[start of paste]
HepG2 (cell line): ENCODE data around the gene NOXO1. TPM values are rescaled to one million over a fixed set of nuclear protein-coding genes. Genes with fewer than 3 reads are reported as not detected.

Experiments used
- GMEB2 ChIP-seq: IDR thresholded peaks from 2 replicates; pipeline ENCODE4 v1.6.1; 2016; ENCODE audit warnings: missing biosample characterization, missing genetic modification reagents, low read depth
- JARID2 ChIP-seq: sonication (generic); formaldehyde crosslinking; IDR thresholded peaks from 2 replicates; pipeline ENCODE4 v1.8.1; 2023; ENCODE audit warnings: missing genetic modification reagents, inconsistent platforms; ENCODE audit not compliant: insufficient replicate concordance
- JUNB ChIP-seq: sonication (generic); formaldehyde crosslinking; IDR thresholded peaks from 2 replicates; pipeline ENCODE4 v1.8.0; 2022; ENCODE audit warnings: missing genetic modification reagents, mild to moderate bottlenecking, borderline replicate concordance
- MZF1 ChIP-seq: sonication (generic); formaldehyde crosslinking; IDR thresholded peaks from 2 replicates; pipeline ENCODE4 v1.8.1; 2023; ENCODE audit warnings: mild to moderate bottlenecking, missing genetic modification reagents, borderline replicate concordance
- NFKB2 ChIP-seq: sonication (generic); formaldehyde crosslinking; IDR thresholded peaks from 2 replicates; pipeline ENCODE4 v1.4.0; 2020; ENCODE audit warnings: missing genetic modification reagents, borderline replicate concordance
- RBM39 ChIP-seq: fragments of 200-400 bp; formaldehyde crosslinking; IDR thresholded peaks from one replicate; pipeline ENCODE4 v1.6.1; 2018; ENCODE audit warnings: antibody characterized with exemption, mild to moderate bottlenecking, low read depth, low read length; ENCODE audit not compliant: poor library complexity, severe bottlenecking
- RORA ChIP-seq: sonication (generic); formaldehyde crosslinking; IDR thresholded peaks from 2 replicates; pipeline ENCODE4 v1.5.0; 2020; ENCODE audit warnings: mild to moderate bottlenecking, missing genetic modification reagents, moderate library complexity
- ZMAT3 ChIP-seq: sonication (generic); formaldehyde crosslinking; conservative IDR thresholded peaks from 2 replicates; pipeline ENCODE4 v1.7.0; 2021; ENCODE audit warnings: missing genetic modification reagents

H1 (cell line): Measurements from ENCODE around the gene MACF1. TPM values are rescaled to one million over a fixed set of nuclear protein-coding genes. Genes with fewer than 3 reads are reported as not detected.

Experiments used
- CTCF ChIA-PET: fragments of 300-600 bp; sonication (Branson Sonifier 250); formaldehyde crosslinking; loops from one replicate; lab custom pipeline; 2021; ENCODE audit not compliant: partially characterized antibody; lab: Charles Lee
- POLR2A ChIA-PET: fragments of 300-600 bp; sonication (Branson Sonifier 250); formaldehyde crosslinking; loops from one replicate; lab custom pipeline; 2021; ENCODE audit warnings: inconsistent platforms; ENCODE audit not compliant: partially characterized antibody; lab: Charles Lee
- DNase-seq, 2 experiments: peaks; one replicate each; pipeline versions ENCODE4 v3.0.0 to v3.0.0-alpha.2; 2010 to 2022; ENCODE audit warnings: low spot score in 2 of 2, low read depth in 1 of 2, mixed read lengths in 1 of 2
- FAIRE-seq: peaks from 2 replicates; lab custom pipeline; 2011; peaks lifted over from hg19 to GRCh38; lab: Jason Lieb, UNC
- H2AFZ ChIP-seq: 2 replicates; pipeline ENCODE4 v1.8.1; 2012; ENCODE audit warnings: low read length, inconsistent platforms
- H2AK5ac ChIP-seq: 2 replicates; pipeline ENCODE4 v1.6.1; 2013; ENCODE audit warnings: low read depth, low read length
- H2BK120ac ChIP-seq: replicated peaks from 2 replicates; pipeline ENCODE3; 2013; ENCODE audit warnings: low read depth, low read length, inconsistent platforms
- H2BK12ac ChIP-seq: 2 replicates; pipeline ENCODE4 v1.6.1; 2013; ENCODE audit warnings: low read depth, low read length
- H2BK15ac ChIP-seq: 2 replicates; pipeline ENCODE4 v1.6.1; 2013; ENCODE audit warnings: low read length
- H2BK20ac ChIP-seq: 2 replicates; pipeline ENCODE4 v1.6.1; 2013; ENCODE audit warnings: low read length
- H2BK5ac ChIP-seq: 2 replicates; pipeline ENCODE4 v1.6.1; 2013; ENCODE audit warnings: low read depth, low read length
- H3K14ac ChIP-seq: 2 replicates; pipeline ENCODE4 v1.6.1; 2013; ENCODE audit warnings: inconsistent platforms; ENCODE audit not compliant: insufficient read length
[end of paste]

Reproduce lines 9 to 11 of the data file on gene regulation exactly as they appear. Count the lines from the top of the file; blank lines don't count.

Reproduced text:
- RORA ChIP-seq: sonication (generic); formaldehyde crosslinking; IDR thresholded peaks from 2 replicates; pipeline ENCODE4 v1.5.0; 2020; ENCODE audit warnings: mild to moderate bottlenecking, missing genetic modification reagents, moderate library complexity
- ZMAT3 ChIP-seq: sonication (generic); formaldehyde crosslinking; conservative IDR thresholded peaks from 2 replicates; pipeline ENCODE4 v1.7.0; 2021; ENCODE audit warnings: missing genetic modification reagents

H1 (cell line): Measurements from ENCODE around the gene MACF1. TPM values are rescaled to one million over a fixed set of nuclear protein-coding genes. Genes with fewer than 3 reads are reported as not detected.